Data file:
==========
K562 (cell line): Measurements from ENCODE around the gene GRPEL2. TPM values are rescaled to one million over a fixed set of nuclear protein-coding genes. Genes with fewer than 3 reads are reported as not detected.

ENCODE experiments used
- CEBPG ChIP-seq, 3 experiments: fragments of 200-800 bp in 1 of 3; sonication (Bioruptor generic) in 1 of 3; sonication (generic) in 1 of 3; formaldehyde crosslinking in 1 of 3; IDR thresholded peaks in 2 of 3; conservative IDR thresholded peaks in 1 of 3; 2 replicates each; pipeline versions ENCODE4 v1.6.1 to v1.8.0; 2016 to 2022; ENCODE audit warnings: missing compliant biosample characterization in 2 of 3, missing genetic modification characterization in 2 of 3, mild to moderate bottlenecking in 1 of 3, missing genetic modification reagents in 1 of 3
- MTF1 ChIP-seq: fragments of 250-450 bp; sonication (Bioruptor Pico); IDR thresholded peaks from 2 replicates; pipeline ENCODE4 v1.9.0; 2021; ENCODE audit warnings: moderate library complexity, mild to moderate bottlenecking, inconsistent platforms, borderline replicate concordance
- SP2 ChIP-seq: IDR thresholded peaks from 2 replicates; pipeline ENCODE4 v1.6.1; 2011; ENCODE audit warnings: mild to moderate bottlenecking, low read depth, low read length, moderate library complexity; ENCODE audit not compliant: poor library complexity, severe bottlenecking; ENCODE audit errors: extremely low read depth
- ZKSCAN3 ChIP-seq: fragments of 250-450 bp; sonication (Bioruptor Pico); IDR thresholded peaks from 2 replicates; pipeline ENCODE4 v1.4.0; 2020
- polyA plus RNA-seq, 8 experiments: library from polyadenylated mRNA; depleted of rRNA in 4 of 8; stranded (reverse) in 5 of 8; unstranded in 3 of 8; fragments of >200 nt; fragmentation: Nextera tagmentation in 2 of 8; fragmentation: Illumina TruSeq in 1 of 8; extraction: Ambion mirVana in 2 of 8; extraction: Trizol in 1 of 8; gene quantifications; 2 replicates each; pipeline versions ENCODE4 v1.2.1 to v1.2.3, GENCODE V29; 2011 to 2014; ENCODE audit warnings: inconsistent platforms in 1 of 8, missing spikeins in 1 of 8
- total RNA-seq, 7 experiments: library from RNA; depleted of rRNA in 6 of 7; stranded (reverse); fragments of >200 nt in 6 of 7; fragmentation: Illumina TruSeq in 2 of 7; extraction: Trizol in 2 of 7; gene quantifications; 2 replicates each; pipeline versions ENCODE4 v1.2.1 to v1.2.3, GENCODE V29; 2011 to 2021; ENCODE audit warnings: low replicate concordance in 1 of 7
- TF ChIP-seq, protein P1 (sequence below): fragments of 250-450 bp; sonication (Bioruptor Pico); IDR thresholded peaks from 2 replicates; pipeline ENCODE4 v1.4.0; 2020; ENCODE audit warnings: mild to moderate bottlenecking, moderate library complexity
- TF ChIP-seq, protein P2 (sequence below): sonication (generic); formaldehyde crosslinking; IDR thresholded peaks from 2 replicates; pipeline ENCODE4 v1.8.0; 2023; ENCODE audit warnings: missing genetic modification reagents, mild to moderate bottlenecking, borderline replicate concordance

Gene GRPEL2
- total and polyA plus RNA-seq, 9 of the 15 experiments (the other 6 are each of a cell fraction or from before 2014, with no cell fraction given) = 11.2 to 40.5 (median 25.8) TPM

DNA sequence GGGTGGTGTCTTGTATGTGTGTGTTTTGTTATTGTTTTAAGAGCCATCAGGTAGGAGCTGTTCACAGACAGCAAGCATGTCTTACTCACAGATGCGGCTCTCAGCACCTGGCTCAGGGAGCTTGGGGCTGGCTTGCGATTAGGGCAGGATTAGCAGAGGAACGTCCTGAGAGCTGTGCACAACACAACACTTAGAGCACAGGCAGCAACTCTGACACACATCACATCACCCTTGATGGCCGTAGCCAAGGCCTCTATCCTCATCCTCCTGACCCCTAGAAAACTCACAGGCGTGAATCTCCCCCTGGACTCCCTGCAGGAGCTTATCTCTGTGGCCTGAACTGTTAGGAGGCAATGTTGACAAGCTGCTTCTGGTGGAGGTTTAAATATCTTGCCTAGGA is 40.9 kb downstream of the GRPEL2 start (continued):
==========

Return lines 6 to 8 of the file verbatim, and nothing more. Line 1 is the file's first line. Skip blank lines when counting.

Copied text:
- ZKSCAN3 ChIP-seq: fragments of 250-450 bp; sonication (Bioruptor Pico); IDR thresholded peaks from 2 replicates; pipeline ENCODE4 v1.4.0; 2020
- polyA plus RNA-seq, 8 experiments: library from polyadenylated mRNA; depleted of rRNA in 4 of 8; stranded (reverse) in 5 of 8; unstranded in 3 of 8; fragments of >200 nt; fragmentation: Nextera tagmentation in 2 of 8; fragmentation: Illumina TruSeq in 1 of 8; extraction: Ambion mirVana in 2 of 8; extraction: Trizol in 1 of 8; gene quantifications; 2 replicates each; pipeline versions ENCODE4 v1.2.1 to v1.2.3, GENCODE V29; 2011 to 2014; ENCODE audit warnings: inconsistent platforms in 1 of 8, missing spikeins in 1 of 8
- total RNA-seq, 7 experiments: library from RNA; depleted of rRNA in 6 of 7; stranded (reverse); fragments of >200 nt in 6 of 7; fragmentation: Illumina TruSeq in 2 of 7; extraction: Trizol in 2 of 7; gene quantifications; 2 replicates each; pipeline versions ENCODE4 v1.2.1 to v1.2.3, GENCODE V29; 2011 to 2021; ENCODE audit warnings: low replicate concordance in 1 of 7